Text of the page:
7. R. 5137 eliminates the exemption of unaccompanied alien children from removal to a safe third country and the one year filing deadline for filing asylum applications.
  8. R. 5137 requires the Department of Health and Human Services to share information with the Department of Homeland Security any information on an unaccompanied child, including location of the child and the person(s) to whom custody has been transferred. The sharing can be for any law enforcement objective including enforcement of immigration laws.
  9. R. 5137 provides additional immigration judges and ICE trial attorneys.
  10. R. 5137 removes provisions in the TVPRA stating that a child not be placed in a secure facility absent a determination that the child poses a threat to self or others or has been charged with having committed a criminal offense.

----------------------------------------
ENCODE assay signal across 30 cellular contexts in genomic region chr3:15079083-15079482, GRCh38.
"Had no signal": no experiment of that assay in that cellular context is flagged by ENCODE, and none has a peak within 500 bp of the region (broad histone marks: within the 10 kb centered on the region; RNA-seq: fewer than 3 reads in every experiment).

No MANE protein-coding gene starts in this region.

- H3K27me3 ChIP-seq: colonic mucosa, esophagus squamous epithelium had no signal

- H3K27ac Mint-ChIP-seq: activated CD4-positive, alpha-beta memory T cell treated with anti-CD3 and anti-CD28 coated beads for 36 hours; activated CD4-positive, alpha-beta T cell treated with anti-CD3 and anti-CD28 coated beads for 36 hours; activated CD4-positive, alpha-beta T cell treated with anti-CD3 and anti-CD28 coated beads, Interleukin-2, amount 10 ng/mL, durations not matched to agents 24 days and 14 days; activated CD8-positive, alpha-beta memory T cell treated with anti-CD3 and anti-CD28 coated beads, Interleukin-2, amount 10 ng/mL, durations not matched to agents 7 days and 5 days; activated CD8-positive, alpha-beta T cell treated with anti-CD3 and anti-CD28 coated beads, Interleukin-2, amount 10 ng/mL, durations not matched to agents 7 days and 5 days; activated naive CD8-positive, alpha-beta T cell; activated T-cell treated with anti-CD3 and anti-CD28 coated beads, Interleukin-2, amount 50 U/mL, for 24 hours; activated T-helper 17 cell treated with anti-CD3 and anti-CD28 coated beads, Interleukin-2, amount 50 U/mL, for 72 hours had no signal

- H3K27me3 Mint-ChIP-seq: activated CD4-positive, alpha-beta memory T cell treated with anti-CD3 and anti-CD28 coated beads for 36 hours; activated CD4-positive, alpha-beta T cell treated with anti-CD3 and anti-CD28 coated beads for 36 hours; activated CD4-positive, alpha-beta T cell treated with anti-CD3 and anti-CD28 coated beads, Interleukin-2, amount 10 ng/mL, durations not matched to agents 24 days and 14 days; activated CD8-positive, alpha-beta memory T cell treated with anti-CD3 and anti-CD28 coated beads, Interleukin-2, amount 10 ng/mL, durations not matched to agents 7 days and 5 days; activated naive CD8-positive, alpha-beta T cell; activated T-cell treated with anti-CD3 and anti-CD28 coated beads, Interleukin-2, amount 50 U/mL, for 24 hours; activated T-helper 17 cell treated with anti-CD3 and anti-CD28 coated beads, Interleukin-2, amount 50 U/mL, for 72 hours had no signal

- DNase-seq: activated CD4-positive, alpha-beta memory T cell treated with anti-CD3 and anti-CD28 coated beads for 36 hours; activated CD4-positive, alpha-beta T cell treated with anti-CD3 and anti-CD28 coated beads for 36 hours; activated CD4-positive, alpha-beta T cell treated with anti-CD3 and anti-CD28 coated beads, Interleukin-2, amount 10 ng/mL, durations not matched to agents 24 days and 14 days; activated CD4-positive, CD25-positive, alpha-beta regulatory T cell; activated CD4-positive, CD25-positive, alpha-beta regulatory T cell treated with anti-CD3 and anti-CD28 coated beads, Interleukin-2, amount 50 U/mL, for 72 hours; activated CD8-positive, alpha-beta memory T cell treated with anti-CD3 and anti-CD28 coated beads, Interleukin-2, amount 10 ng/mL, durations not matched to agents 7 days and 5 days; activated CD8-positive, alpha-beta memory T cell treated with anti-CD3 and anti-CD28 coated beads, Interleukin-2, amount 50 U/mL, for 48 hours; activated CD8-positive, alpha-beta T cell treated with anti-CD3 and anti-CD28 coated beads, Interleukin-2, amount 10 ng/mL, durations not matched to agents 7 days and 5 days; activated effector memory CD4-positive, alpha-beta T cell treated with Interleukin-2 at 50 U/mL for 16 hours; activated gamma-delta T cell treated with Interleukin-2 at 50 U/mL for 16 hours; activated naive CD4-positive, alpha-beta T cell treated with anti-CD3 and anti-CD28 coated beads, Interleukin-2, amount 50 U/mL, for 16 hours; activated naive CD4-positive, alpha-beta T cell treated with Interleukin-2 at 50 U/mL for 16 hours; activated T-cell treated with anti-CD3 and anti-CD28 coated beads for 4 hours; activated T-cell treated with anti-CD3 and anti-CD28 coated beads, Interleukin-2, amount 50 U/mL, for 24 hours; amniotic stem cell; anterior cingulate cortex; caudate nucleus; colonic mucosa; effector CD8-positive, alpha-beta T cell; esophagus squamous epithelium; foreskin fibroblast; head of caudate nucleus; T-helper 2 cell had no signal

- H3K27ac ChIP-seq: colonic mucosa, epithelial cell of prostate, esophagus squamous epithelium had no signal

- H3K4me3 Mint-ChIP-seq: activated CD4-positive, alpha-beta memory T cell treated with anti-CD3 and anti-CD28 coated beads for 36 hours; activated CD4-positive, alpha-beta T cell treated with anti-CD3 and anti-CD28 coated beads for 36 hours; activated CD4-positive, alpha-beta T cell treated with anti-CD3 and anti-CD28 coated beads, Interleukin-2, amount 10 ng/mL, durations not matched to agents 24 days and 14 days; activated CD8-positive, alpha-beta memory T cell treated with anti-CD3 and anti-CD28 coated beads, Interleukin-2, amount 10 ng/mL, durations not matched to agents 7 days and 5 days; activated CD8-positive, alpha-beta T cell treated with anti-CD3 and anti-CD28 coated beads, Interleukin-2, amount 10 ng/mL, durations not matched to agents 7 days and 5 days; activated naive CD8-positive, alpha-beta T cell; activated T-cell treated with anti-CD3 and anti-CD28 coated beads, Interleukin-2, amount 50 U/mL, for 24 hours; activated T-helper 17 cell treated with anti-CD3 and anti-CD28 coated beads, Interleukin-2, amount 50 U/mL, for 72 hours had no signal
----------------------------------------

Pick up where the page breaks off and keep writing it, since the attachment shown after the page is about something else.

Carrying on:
Having recommended the appropriate legislative proposals to solve the unaccompanied alien minor mass migration problem, we are left with one remaining important point of discussion which does not require legislative action, but rather a change in enforcement priorities and attitude by the Department of Homeland Security. We deeply share Judge Hanen’s concerns that this administration has abdicated its statutory responsibility to remove illegal aliens from this country to the point that its enforcement policies are tantamount to criminal conduct. The Department of Homeland Security must enforce our current laws as they exist, rather than how they would like them to be. This means holding those responsible for violating our laws accountable. This means there should be consequences rather than rewards for parents, family members, and others who conspire to smuggle unaccompanied illegal minors into this country. We share Judge Hanen’s disdain for the fact the illegal alien parent of the smuggled child was not prosecuted under our criminal smuggling laws. We share his concerns that there were no assurances that this illegal alien parent currently residing in this country would be placed in removal proceedings and charged with inadmissibility under INA section 212(a)(6)(E)(i) or removability under INA section 237(a)(1)(F) for smuggling and human trafficking. These individuals who are already illegally enjoying the benefits of residing in this country, who have so little regard for the safety and welfare of their children, and who have no respect for our rule of law are not deserving of the right to remain here. If United States citizen parents would put their children in the dangerous situations endured by these unaccompanied illegal alien minors who have been entrusted to smugglers and other criminal organizations, they would be charged with child abuse or neglect—not shielded from prosecution. Current enforcement policies shield these illegal alien family members from removal proceedings as individuals given custody of these minors are not even asked of their immigration status. Some might even qualify for deferred action under the President’s ever expanding executive amnesty program. Illegal alien families reunited or given custody of these unaccompanied children will argue that it is inhumane to return these children to their home countries where, in some cases, there is no parent guardian or custodian present to adequately take care of them. However, family reunification goes both ways. If these conspiring parents are not legally present and have no legal basis for remaining here, they should be placed in removal proceedings immediately and returned to their home countries with their minor children and resume or continue their parental responsibilities there. Nothing will stop the flow of illegal alien children across our borders faster than the prompt removal illegal family members that participate in smuggling them here.